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    Kawasaki Finishes World's First Liquefied H2 Terminal


The imported hydrogen will be used for power generation.

by: Joe Murphy

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Kawasaki Finishes World's First Liquefied H2 Terminal

Japan's Kawasaki Heavy Industry announced on January 22 the completion of Kobe LH2, the world's first liquefied hydrogen receiving terminal.

The terminal is in the artificial Port Island in Kobe, Japan's seventh-largest city. The hydrogen it brings ashore will be used for small-scale power generation. The terminal has a 2,500-m3 liquefied hydrogen storage tank – the largest of its kind in Japan – and other equipment including a loading arm system specially designed for transferring liquefied hydrogen between shore facilities and ships.

"Operation testing has started at the facility, which will be used for a demonstration test, for an international hydrogen energy supply chain to transport liquefied hydrogen from Australia to Japan," Kawasaki said.

Kawasaki is one of the companies spearheading Japan's drive to become a "hydrogen society" as part of efforts to be carbon-neutral by 2050. But the high cost of developing wind and solar, owing to limited land availability, means most of the country's hydrogen supply will have to be imported. Australia is lining up to become a key supplier.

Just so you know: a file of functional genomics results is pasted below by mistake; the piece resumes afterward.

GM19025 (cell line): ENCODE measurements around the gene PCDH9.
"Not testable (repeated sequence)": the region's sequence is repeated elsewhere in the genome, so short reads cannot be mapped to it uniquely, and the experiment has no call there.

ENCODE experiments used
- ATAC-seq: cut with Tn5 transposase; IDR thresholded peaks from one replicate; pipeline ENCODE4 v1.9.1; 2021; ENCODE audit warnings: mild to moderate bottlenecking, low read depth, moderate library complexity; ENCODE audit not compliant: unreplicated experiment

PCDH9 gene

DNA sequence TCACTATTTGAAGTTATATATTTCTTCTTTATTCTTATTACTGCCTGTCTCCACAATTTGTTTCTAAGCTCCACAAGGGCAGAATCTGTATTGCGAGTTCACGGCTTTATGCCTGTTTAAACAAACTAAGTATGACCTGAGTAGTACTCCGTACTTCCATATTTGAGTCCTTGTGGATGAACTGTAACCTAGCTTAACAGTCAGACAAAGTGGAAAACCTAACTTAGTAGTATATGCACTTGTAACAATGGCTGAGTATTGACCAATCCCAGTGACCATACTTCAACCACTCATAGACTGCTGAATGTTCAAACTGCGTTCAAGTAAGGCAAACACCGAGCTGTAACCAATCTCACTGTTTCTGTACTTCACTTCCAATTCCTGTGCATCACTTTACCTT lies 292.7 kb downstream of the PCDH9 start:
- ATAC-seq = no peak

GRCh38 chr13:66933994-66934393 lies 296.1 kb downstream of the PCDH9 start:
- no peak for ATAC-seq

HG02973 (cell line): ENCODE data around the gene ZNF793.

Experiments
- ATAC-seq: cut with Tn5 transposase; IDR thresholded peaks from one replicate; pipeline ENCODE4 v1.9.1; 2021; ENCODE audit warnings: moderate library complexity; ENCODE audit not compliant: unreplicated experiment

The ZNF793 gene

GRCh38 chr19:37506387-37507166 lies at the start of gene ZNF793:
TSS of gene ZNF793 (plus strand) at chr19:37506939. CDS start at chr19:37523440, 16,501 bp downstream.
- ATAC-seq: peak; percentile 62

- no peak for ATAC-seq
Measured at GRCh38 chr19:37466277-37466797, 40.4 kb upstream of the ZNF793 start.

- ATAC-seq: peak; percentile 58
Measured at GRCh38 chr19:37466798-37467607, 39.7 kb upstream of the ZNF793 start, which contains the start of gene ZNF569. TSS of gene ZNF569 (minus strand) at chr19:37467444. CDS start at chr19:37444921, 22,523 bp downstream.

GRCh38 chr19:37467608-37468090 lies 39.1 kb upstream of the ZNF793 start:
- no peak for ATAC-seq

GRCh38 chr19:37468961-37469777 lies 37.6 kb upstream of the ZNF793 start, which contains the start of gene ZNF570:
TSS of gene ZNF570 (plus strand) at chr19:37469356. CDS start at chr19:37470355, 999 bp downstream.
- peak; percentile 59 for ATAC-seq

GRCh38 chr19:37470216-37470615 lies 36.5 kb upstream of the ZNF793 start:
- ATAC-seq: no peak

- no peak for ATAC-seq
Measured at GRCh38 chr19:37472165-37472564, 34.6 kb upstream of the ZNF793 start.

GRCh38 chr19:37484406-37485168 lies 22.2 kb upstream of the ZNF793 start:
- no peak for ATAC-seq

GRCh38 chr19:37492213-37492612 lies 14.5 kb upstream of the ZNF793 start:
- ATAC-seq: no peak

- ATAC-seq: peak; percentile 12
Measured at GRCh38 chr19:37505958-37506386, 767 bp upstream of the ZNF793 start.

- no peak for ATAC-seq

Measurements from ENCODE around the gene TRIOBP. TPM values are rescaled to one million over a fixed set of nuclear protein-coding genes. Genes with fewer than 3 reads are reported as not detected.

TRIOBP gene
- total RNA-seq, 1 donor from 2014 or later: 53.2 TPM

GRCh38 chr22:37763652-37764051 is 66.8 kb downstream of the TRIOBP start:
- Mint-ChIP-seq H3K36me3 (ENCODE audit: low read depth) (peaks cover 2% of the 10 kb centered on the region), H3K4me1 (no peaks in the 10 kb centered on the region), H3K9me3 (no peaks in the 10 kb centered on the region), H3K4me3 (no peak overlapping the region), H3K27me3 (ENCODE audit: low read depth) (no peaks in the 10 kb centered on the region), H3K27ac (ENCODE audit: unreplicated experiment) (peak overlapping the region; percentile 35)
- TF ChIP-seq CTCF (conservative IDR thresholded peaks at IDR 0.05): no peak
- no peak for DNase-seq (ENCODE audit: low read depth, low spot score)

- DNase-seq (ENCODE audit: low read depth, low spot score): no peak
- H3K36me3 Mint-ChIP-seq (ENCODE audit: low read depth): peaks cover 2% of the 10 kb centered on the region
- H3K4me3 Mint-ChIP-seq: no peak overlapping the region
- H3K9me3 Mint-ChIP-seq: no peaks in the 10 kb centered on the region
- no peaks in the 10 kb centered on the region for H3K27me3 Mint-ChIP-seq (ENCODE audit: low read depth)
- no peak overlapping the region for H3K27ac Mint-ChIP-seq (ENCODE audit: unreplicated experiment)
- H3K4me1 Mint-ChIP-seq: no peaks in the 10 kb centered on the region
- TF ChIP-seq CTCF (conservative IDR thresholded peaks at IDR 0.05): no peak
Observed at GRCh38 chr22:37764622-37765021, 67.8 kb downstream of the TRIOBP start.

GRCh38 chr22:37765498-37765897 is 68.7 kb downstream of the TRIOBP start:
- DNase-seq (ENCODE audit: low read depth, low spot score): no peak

The terminal's storage tank can hold liquefied hydrogen over a long period at a temperature of -253°C and one eight-hundredth its initial volume. The tank has a double-shell vacuum-insulation structure, comprising inner and outer shells with a vacuum-sealed layer in between to prevent heat transfer from the outside. It also adopts a spherical design, which is the best shape for reducing heat transfer.

"Kawasaki will utilise liquefied hydrogen storage tank technologies developed through this project to pursue even larger-sized tanks in the future, with the aim of realising the high-volume hydrogen transport technologies necessary to achieve a hydrogen society,” The company said.